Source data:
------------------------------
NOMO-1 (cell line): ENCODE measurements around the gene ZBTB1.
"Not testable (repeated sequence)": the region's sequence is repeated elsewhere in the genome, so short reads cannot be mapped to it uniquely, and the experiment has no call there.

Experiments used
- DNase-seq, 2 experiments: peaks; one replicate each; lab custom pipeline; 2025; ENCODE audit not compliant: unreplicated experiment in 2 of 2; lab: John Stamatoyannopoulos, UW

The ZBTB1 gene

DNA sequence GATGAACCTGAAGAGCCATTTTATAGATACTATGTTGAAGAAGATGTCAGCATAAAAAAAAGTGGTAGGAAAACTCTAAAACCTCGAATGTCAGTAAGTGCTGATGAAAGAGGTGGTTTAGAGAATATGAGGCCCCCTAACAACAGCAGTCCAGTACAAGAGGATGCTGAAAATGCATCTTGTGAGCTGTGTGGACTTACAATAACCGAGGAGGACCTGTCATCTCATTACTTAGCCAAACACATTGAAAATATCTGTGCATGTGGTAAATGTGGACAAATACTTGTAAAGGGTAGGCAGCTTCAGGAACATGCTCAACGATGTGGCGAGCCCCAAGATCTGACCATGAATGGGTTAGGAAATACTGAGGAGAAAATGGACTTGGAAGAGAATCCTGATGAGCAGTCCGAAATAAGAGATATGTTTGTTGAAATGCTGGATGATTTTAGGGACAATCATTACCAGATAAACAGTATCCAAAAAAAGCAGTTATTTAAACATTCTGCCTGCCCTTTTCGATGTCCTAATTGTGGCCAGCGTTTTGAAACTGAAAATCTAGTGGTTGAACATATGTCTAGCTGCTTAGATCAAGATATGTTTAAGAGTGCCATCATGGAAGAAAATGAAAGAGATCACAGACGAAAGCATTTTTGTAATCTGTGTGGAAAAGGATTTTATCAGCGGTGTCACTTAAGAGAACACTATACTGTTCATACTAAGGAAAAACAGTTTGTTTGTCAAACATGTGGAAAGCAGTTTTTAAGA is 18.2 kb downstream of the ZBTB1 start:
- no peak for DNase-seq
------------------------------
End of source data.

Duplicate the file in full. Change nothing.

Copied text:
NOMO-1 (cell line): ENCODE measurements around the gene ZBTB1.
"Not testable (repeated sequence)": the region's sequence is repeated elsewhere in the genome, so short reads cannot be mapped to it uniquely, and the experiment has no call there.

Experiments used
- DNase-seq, 2 experiments: peaks; one replicate each; lab custom pipeline; 2025; ENCODE audit not compliant: unreplicated experiment in 2 of 2; lab: John Stamatoyannopoulos, UW

The ZBTB1 gene

DNA sequence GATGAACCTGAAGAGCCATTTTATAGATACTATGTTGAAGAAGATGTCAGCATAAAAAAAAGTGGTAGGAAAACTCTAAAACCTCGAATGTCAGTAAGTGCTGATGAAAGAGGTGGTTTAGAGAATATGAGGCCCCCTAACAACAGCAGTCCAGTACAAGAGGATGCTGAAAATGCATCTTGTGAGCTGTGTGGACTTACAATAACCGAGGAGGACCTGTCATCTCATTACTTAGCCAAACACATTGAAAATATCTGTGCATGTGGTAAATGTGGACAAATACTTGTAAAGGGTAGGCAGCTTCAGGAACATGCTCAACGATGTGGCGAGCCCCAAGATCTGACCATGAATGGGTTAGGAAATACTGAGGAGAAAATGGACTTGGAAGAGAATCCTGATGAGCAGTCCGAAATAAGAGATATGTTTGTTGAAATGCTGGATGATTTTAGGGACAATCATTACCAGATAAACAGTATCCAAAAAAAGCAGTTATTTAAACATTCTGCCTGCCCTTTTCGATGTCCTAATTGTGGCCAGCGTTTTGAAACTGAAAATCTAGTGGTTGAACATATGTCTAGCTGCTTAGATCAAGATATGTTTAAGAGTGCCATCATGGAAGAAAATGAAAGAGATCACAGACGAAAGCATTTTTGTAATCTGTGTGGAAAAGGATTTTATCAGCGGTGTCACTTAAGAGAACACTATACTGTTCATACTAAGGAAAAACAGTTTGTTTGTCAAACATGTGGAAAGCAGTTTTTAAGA is 18.2 kb downstream of the ZBTB1 start:
- no peak for DNase-seq